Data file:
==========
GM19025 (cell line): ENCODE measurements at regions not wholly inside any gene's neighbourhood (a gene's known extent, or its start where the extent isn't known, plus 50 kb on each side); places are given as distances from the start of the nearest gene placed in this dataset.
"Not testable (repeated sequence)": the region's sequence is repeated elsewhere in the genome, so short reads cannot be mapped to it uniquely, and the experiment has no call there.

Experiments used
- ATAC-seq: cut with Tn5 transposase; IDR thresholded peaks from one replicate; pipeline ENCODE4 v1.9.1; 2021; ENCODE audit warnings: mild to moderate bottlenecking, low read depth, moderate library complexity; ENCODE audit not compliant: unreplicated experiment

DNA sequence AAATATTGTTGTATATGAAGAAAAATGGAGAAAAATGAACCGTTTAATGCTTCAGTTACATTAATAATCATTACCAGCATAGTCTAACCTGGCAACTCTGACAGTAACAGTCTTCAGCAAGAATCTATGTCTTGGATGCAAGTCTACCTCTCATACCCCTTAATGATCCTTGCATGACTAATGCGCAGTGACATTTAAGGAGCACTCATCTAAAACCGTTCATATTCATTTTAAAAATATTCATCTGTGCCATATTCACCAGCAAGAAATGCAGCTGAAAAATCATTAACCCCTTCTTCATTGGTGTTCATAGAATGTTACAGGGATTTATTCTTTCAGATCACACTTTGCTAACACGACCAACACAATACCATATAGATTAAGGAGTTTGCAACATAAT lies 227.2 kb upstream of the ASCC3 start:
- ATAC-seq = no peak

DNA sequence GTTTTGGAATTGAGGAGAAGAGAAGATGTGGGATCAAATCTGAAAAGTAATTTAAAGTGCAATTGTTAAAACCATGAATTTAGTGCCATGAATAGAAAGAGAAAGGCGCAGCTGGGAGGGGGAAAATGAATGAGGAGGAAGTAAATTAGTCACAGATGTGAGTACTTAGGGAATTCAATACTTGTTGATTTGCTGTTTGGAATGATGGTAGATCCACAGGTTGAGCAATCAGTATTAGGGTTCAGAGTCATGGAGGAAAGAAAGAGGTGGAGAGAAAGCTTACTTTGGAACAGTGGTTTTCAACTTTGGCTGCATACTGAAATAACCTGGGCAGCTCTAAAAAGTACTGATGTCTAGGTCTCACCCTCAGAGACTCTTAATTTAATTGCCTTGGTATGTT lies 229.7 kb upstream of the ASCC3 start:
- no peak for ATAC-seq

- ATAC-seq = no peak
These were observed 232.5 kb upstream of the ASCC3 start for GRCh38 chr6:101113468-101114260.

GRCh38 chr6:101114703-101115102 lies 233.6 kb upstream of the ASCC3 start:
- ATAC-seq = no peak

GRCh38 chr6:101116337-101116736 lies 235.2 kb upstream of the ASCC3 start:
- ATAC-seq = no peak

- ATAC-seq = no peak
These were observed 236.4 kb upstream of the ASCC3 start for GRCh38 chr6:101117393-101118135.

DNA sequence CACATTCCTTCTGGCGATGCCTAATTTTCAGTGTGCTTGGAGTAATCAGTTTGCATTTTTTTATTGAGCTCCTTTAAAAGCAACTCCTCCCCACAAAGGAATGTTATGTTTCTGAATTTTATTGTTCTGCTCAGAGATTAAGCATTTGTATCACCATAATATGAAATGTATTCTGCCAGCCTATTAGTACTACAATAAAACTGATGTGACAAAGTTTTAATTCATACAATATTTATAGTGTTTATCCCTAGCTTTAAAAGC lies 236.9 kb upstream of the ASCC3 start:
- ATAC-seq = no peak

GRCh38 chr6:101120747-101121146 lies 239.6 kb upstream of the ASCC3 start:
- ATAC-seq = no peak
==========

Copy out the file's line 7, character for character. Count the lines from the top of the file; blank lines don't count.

DNA sequence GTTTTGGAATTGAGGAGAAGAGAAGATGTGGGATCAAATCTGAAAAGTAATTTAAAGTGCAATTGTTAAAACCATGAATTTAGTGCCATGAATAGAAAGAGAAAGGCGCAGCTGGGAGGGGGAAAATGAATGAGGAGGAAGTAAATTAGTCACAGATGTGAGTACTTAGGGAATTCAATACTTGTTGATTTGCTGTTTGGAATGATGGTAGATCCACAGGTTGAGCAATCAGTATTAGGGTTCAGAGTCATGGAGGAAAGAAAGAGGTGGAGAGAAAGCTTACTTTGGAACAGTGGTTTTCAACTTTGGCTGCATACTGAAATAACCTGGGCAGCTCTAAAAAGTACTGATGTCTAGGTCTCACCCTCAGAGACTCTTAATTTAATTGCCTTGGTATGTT lies 229.7 kb upstream of the ASCC3 start: